Evans-Davis excels in speech

‘Integral part’ earns recognition, bronze medal

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Evans-Davis excels in speech

Communications major Lerecia Evans-Davis poses next to awards won by the speech department in the AA Building. Evans-Davis is a key asset on the speech and debate team, gaining various accolades at speech tournaments.

Communications major Lerecia Evans-Davis poses next to awards won by the speech department in the AA Building. Evans-Davis is a key asset on the speech and debate team, gaining various accolades at speech tournaments.

Cody Casares / The Advocate

Communications major Lerecia Evans-Davis poses next to awards won by the speech department in the AA Building. Evans-Davis is a key asset on the speech and debate team, gaining various accolades at speech tournaments.

Cody Casares / The Advocate

Cody Casares / The Advocate

Communications major Lerecia Evans-Davis poses next to awards won by the speech department in the AA Building. Evans-Davis is a key asset on the speech and debate team, gaining various accolades at speech tournaments.

By Robert Clinton, Sports Editor

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It’s been said in many ways over the course of decades, but the sentiment behind a quote by analytical psychology founder Carl Jung remains as true as it ever was — “I am not what happened to me. I am what I choose to become.”

For Contra Costa College sophomore Lerecia Evans-Davis, the tribulations that shaped her trajectory would have sent many people spiraling into the depths of despair.

Instead she turned adversity into advantage and took the bronze medal in the California Community College Forensics Association State Championship Tournament held March 9-13 this semester at City College of San Francisco.

It’s been more than five years since CCC has placed in the tournament, which this year featured 33 registered colleges from up and down California.

A career woman, Evans-Davis always saw herself as innovative and creative. She began a career at the Vallejo Times-Herald in 1998 and handled office duties, wrote stories and covered the complete life experience, including birth and death announcements.

She remained on the job until a dip in advertising income hampered the news outlet’s revenue stream.

Combined with the economic crash of 2008, the table was set for Evans-Davis to venture into a career that she always dreamed to be a part of — working with troubled youth.

“I’m about effecting change at the community level,” Evans-Davis said. “When you catch an at-risk teen at the right time you can save its life.”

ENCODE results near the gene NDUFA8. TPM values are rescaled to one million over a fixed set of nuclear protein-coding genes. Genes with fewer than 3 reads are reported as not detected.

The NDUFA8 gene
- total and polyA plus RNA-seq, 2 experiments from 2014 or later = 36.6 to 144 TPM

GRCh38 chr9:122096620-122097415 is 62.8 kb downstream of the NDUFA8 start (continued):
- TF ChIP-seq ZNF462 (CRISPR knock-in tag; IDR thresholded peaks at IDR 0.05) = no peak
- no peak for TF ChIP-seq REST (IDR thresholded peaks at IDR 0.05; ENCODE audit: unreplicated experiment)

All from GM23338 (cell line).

The married mother of one earned less at her new dream job than she did at her previous position, but her husband’s income made earning less manageable.

Until life threw the young mother a curve ball.

“My husband passed unexpectedly in 2013 and the work that I was doing with the youth wasn’t a viable option any more for a single mother looking to make ends meet,” Evans-Davis said. “I needed to do something to jump-start my career. That’s how I ended up at school.”

A regular performer of spoken word poetry, shortly after enrolling at CCC Evans-Davis met speech department Chairperson Sherry Diestler after performing a persuasive speech at the college’s Intramural Speech Tournament.

Diestler said, “When I first met her she (Evans-Davis) had gotten first place in our tournament. We didn’t know who she was but we asked her to take more courses and she became our star. She’s willing to take on really challenging topics and she also has Programmed Oral Interpretation (POI), so she takes on topics like micro-aggression or giving ‘the talk’ to her son and presents them poetically.”

POI is an 8-10 minute performance of poetry, prose and drama using the works of authors.

Diestler and speech professor Randy Carver impressed Evans-Davis with their passion about the platform to connect with an audience and judges, offered through speech, about real issues that shape culture and everyday life.

“She’s an integral part of the speech department. She holds everyone accountable and is an advocate and recruiter for speech,” team member and communications major Will Jackson said.

After graduating this spring, Evans-Davis ultimately hopes to go back to work with at-risk youth for a non-profit organization.

“Aside from connecting around ideas and applying theories to every day situations, speech holds a lot of merit,” Evans-Davis said. “It has been instrumental in my personal life and academic success.”

Following a run through of her performance on the complications that African-American parents face while educating young sons about going to police officers in case of an emergency, while being completely cognizant of the overarching abuse young black men suffer at the hands of police, the orator was met with a surprising response.

A speech judge from rural Utah approached Evans-Davis and simply said, “That was a very interesting topic. I’ve never looked at the situation like that before.”

“Speech is more than just speaking behind a podium. Public speaking provides a platform to amplify your voice,” Carver said. “The speech department and competitions provide a forum for those amplified voices to be heard.”

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